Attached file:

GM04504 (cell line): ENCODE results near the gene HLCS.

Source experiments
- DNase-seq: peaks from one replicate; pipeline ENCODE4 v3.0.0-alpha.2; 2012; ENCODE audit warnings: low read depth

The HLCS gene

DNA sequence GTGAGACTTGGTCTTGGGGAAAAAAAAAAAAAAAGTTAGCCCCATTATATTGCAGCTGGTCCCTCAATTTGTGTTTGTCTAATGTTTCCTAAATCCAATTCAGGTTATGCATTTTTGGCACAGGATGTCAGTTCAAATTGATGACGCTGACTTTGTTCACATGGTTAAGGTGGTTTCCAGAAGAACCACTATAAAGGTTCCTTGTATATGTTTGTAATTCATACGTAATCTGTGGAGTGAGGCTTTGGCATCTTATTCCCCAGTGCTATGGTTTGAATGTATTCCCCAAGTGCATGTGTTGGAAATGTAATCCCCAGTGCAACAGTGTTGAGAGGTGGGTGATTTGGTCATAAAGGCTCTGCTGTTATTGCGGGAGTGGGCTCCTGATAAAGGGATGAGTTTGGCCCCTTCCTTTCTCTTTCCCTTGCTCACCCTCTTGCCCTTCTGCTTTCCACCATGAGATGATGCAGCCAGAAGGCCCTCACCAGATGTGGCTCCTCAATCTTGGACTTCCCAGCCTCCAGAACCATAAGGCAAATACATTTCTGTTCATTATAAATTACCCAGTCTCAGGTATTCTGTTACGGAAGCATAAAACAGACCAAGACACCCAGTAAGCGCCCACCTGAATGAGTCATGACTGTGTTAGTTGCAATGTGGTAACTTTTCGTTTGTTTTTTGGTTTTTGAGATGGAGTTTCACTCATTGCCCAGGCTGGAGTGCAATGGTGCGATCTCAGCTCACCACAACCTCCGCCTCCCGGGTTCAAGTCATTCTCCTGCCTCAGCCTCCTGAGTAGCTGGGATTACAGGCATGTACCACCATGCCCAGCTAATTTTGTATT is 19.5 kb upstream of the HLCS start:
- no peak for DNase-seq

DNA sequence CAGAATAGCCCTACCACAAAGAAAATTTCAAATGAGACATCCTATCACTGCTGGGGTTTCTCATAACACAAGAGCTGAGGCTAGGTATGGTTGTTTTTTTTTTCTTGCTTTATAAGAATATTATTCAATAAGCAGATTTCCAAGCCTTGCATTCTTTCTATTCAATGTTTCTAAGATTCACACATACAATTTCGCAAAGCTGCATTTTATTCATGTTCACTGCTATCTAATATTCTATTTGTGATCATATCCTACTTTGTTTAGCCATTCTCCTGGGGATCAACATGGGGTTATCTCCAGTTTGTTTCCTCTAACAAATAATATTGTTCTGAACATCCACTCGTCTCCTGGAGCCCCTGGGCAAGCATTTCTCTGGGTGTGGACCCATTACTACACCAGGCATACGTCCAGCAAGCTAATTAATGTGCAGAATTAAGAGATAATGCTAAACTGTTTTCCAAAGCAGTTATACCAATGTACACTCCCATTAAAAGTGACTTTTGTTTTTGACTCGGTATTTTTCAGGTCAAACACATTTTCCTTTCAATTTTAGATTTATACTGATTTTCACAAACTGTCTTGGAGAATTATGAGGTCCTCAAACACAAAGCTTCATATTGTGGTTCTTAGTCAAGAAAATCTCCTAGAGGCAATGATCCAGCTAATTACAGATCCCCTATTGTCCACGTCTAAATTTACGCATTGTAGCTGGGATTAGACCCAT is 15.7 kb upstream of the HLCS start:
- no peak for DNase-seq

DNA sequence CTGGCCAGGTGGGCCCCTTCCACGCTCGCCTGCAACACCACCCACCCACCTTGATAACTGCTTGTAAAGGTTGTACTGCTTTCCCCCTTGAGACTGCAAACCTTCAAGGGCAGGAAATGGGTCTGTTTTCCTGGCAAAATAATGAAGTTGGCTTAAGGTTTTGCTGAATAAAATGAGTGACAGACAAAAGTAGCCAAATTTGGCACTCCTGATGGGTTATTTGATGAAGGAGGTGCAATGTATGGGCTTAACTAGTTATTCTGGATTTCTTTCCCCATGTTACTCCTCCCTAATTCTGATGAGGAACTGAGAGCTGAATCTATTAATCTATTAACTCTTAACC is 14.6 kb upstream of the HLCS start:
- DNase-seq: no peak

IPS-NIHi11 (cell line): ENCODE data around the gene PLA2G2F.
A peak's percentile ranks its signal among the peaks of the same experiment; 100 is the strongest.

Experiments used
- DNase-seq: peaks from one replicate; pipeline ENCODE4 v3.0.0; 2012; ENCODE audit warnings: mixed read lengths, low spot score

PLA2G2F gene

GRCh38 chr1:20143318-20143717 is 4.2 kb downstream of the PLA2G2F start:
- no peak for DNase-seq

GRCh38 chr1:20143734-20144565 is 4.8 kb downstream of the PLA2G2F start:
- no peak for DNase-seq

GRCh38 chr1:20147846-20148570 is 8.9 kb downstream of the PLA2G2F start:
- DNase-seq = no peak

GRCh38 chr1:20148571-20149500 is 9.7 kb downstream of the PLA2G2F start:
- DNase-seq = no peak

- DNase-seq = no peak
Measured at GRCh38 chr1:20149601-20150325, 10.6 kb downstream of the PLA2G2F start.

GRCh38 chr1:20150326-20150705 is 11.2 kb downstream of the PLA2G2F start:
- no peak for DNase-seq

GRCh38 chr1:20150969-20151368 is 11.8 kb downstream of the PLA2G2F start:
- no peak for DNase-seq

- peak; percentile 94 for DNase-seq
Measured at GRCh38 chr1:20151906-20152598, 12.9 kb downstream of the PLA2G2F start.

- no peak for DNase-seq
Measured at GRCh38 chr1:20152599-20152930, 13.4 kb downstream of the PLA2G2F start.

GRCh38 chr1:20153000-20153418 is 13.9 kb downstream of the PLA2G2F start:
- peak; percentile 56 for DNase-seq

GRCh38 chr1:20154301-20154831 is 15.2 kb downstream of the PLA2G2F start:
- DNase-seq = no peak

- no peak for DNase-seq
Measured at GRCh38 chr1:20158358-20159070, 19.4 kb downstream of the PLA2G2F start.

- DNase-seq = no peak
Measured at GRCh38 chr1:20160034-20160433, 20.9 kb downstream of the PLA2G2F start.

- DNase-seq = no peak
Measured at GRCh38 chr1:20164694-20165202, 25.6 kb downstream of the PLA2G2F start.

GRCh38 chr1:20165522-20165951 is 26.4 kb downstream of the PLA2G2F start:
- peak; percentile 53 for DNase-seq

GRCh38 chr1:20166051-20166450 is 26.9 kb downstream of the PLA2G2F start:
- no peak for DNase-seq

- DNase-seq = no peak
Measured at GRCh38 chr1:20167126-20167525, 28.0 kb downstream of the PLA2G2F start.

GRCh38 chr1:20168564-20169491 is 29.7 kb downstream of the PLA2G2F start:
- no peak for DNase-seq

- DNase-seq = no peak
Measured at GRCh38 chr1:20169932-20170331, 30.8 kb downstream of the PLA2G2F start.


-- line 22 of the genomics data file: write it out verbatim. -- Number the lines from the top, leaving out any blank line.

GRCh38 chr1:20148571-20149500 is 9.7 kb downstream of the PLA2G2F start: